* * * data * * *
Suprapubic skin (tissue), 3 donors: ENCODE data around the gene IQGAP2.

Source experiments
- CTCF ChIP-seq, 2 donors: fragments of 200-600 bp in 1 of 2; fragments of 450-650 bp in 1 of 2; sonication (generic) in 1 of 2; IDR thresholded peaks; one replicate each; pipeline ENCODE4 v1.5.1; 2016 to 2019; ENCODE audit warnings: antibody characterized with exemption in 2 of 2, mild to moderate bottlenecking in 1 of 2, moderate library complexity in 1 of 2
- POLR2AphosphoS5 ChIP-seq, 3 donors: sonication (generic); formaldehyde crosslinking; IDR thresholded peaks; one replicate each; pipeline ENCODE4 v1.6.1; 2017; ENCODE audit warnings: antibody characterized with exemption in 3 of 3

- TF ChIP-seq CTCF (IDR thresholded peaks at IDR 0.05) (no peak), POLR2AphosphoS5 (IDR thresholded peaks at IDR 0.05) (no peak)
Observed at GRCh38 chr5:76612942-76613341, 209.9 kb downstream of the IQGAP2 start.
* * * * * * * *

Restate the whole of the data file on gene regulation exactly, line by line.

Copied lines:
Suprapubic skin (tissue), 3 donors: ENCODE data around the gene IQGAP2.

Source experiments
- CTCF ChIP-seq, 2 donors: fragments of 200-600 bp in 1 of 2; fragments of 450-650 bp in 1 of 2; sonication (generic) in 1 of 2; IDR thresholded peaks; one replicate each; pipeline ENCODE4 v1.5.1; 2016 to 2019; ENCODE audit warnings: antibody characterized with exemption in 2 of 2, mild to moderate bottlenecking in 1 of 2, moderate library complexity in 1 of 2
- POLR2AphosphoS5 ChIP-seq, 3 donors: sonication (generic); formaldehyde crosslinking; IDR thresholded peaks; one replicate each; pipeline ENCODE4 v1.6.1; 2017; ENCODE audit warnings: antibody characterized with exemption in 3 of 3

- TF ChIP-seq CTCF (IDR thresholded peaks at IDR 0.05) (no peak), POLR2AphosphoS5 (IDR thresholded peaks at IDR 0.05) (no peak)
Observed at GRCh38 chr5:76612942-76613341, 209.9 kb downstream of the IQGAP2 start.